Statistical Versus Narrative Risk Information: Implications for Future Communication About hpv Vaccination
AbstractBackground: In an experimental online study we compared the effects of different types of risk information on mothers’ perceived vulnerability towards HPV and cervical cancer of their daughter . Methods: 375 mothers of girls-to-be invited to the HPV vaccination round of 2014 were derived from the National Immunization Register and were randomly assigned to one of four conditions in a 2 (statistical information: yes or no) x 2 (narrative information: yes or no) factorial between-subjects design. Narrative information was expected to increase perceived susceptibility to both HPV and cervical cancer, while statistical information was only expected to increase perceived susceptibility towards HPV due to difference in prevalence rates between HPV (high) and cervical cancer (low). Findings: Mothers who received statistical information felt their daughter was more susceptible towards HPV than mothers who received no statistical information. No effects of narrative information were found. Discussion: Among mothers, statistical information seems most effective in increasing perceived vulnerability of their daughters towards HPV and may thus motivate decision making towards HPV vaccination.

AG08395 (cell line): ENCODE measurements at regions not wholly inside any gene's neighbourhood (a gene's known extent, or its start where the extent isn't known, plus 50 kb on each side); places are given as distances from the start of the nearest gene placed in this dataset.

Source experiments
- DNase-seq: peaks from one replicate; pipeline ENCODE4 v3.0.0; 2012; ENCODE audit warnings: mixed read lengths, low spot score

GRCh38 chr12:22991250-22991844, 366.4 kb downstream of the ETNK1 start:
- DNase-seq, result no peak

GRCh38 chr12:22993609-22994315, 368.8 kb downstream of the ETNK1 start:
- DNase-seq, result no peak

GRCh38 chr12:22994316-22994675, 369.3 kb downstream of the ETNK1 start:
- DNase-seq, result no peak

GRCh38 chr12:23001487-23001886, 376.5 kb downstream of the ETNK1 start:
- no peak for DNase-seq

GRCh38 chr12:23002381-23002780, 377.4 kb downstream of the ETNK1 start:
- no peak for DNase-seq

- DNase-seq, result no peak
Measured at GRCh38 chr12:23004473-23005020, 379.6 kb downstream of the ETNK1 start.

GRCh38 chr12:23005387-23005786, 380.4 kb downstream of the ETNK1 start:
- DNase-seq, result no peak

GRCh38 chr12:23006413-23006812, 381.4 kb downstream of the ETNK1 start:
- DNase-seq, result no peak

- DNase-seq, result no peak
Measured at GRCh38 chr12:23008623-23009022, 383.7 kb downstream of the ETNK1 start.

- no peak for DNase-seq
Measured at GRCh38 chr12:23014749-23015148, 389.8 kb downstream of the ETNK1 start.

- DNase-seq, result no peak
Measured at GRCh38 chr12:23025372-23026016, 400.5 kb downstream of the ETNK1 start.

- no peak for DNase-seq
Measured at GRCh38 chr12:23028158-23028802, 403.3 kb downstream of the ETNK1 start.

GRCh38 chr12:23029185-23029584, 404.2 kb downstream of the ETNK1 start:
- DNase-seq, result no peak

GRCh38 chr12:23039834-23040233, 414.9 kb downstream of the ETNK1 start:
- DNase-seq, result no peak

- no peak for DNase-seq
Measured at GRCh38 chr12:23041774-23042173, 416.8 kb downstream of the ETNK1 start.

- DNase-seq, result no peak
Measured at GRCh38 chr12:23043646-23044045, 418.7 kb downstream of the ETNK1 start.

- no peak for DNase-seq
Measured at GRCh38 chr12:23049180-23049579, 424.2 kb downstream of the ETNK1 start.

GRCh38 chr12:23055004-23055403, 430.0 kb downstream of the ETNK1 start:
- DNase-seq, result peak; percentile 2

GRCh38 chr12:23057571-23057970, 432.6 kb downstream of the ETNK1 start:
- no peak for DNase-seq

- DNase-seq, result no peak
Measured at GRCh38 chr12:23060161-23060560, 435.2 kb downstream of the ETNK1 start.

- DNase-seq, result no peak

Copyright (c) 2014 M. Pot , H.M. van Keulen , T.W.G.M. Paulussen , W.Otten , R.A.C. Ruiter
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